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In re Bokenfohr

Supreme Court of Louisiana

September 21, 2018

IN RE: JOHN N. BOKENFOHR

         ATTORNEY DISCIPLINARY PROCEEDING

          PER CURIAM.

         The Office of Disciplinary Counsel ("ODC") seeks review of an order of the disciplinary board that the formal charges against respondent, John N. Bokenfohr, be dismissed.

         Briefly stated, this case involves the obligations of an attorney who learns his client has failed to produce evidence in response to a search warrant in an ongoing criminal investigation. Upon learning the evidence was in his client's possession, respondent counseled his client on several occasions to turn the evidence over to the authorities. Respondent also informed his client that he was likely to be charged with obstruction of justice. Respondent was ultimately successful in persuading his client to allow him to release the evidence to the authorities; however, this release occurred approximately three months after respondent learned of the existence of the evidence, during which time respondent had an expert retrieve, preserve, and copy the evidence.

         After a formal hearing, the hearing committee made a finding that respondent was credible when he testified that he knew he would be bound to inform the court and the prosecutor of the existence of the evidence if he could not convince his client to turn over the evidence. The committee also accepted respondent's testimony that he always believed his client would comply with his legal advice, which the client ultimately did. Based on these findings, the committee recommended the charges be dismissed. The disciplinary board found no manifest error in the committee's findings and also recommended the charges be dismissed.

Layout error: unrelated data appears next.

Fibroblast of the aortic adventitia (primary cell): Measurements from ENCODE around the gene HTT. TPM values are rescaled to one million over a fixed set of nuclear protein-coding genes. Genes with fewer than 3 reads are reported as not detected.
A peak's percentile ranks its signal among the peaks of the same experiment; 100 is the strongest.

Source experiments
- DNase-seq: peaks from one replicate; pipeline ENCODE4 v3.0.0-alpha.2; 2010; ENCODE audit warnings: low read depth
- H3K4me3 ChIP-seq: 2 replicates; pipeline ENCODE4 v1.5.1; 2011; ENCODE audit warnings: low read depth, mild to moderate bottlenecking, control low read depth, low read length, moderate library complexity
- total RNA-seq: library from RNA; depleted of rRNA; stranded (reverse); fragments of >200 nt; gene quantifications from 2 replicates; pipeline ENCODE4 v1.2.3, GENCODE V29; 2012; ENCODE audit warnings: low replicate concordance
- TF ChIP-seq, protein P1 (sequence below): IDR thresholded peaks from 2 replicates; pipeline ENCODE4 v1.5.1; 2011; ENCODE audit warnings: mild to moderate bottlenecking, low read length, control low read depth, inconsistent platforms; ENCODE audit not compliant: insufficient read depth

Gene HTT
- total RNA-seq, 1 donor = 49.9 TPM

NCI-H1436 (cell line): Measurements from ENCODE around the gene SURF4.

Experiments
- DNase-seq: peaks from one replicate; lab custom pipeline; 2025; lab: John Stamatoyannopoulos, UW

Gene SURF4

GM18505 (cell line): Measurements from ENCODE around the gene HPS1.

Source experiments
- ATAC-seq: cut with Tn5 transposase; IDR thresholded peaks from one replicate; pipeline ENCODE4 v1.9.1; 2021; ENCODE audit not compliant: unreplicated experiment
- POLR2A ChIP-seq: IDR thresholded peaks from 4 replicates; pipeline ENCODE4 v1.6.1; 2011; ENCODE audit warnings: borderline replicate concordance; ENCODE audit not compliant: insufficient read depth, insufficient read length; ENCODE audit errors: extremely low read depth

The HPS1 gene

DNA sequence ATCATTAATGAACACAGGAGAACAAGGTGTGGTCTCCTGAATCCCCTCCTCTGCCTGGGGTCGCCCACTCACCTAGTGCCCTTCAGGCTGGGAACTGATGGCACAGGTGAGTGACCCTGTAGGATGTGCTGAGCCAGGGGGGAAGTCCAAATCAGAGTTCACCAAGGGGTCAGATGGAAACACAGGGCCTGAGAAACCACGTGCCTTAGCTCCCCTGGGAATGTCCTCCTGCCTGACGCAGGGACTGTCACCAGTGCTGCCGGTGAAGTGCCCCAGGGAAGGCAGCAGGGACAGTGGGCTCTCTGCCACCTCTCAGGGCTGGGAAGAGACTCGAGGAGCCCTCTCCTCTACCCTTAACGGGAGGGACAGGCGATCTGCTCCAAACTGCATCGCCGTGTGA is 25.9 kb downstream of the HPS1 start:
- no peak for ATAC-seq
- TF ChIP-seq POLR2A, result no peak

In its argument to this court, the ODC focuses on the three-month period between the time respondent learned of the evidence and ultimately released it to the authorities. The ODC argues respondent took no action whatsoever to force his client to release the evidence sooner. The ODC contends respondent should have advised his client that he (respondent) would be compelled, as an officer of the court, to go to the authorities if the client did not turn over the evidence. According to the ODC, the delay in production created a possibility that the evidence might be damaged or lost and potentially impaired the prosecution.

         The primary provision of the Rules of Professional Conduct at issue in this case is Rule 3.3(b), which provides:

A lawyer who represents a client in an adjudicative proceeding and who knows that a person intends to engage, is engaging or has engaged in criminal or fraudulent conduct related to the proceeding shall take reasonable remedial measures, including, if necessary, disclosure to the tribunal. [emphasis added].

         As the board observed, this rule does not contain any temporal elements, but instead focuses on the reasonableness of the remedial measures taken by the lawyer. The hearing committee made a factual finding that respondent's actions were reasonable under the circumstances presented.

         Based on our review of the record, we cannot say the hearing committee's factual findings, which were based on credibility determinations, are clearly wrong. In reaching this conclusion, we make it clear that the determination of whether a lawyer has fulfilled the duties imposed under Rule 3.3(b) will turn on the specific facts presented in each individual case, and our ruling today should not be considered as standing for any proposition beyond the stated holding. We caution members of the bar to be very sensitive to their obligations under this rule, as any breach of these duties can have significant adverse impacts on the administration of justice. However, under the specific facts of the case presented, we find the board correctly concluded respondent did not breach his ethical obligations.

         DECREE

         For the reasons assigned, it is ordered that the formal charges against respondent be and hereby are dismissed.

         FORMAL ...


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